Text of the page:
Second, we pay ISPs every month to use their services. Google and Facebook, on the other hand, offer their services for “free” in the sense that we generally do not give them a monthly payment to access their services. Of course, we pay those companies using a different currency: our data. In that sense, their services are decidedly not free. But ISPs want to both charge us a monthly fee and sell our data to marketers and other companies without first asking for permission.


In the U.S., our current privacy regime is based to a large extent on the concept of notice and consent: give customers the information they need to make an informed decision. AB 375 is consistent with this concept. It does not prevent ISPs from using and selling the information they collect from their customers, but it does require customers’ permission in order to do so. When that information is our online browsing history, the ability to choose is extremely important.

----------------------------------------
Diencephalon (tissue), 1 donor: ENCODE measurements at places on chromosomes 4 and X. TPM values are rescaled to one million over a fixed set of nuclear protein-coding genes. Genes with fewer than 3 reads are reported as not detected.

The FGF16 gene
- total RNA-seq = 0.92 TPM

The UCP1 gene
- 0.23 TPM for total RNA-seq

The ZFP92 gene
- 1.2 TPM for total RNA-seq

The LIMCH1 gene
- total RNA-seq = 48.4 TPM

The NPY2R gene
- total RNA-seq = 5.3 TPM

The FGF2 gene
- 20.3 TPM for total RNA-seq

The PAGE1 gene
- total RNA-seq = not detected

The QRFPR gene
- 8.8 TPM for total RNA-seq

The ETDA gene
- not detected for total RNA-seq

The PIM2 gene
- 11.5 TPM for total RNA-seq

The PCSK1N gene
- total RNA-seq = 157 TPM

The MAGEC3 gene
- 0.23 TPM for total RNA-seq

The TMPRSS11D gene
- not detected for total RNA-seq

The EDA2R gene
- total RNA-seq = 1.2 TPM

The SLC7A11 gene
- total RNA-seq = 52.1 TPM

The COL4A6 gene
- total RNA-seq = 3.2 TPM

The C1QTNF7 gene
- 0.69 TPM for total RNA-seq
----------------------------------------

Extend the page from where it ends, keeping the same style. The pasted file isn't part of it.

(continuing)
At the same time, the notice and consent regime only goes so far. As UC Berkeley Professor Chris Hoofnagle writes in his book, Federal Trade Commission Privacy Law and Policy, research has shown that mandated disclosure, including privacy notices, often does not work for several reasons: the notices may be difficult to understand, rational to ignore, and more helpful to the affluent than to the poor. Additionally, they have a take-it-or-leave-it aspect: even if you do understand the notice, there is not much choice. Your only option is to not use the service altogether, which, in today’s world, is often not an option at all.

For now, however, AB 375 is an important vehicle that customers can use to maintain a privacy interest in their online browsing information. California is not alone in considering this approach; several other states, including Alaska, New York, and Washington, have also considered similar bills. As in so many other policy areas, in 2018 California could again be a leader on an issue that has repercussions on a nationwide level.


Jael Makagon is a Master of Public Policy candidate at the Goldman School of Public Policy.